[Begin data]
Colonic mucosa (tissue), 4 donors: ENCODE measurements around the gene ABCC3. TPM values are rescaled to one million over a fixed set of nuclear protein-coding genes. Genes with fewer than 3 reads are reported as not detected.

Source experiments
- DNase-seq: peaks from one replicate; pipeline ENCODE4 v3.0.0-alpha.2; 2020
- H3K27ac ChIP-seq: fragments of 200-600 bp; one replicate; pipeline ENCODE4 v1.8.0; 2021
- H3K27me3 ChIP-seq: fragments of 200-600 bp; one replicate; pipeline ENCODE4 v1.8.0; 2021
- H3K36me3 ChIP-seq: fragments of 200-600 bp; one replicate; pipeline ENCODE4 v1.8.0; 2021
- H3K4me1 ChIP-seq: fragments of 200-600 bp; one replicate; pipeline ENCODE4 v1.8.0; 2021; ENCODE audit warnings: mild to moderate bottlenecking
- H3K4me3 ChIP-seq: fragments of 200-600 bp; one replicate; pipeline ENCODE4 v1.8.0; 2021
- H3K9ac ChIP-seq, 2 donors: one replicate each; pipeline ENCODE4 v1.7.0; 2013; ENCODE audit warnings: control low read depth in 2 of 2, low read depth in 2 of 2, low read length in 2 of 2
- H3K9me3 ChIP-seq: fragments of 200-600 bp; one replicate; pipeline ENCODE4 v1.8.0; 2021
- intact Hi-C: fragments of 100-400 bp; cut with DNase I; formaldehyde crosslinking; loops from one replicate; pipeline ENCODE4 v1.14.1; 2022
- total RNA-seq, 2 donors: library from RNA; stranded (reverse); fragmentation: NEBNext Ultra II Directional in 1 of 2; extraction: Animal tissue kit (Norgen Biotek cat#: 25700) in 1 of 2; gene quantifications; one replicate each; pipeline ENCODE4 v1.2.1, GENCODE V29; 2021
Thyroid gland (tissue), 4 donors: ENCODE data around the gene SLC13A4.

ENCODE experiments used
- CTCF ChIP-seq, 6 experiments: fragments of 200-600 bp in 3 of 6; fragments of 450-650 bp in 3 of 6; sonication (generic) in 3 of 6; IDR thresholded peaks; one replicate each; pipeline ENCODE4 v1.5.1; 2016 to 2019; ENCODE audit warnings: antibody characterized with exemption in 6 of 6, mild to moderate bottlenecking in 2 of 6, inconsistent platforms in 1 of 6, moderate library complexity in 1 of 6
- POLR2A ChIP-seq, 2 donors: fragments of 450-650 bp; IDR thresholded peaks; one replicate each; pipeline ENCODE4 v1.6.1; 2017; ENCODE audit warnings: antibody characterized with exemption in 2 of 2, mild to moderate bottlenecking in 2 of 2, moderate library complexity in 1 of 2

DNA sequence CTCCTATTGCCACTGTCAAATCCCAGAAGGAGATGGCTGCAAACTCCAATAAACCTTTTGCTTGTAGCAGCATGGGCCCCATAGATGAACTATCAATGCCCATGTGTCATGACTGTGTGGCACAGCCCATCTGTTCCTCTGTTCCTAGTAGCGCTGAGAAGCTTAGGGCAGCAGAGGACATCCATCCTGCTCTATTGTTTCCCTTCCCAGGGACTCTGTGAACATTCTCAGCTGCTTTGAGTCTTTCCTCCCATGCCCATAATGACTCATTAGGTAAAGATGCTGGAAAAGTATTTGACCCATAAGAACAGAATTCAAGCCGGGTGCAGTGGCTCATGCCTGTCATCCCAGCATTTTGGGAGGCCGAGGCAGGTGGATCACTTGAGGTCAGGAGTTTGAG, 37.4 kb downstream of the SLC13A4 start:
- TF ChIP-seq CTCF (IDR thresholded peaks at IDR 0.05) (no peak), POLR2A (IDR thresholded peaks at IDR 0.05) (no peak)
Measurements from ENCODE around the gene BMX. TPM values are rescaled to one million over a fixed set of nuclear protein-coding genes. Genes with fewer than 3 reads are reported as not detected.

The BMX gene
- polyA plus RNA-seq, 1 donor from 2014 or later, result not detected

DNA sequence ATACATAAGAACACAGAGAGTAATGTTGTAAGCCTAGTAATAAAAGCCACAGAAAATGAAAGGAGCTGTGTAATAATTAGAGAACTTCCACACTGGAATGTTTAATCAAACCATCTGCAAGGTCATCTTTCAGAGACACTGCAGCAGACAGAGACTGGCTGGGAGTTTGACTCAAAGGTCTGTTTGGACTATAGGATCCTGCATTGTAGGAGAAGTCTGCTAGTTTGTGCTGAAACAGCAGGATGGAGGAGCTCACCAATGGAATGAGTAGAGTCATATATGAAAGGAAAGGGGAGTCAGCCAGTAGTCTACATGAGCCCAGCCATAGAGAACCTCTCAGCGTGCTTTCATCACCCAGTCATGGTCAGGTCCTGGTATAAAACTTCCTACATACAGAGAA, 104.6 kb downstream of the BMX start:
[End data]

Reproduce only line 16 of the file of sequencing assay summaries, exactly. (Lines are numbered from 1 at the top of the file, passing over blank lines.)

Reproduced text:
- POLR2A ChIP-seq, 2 donors: fragments of 450-650 bp; IDR thresholded peaks; one replicate each; pipeline ENCODE4 v1.6.1; 2017; ENCODE audit warnings: antibody characterized with exemption in 2 of 2, mild to moderate bottlenecking in 2 of 2, moderate library complexity in 1 of 2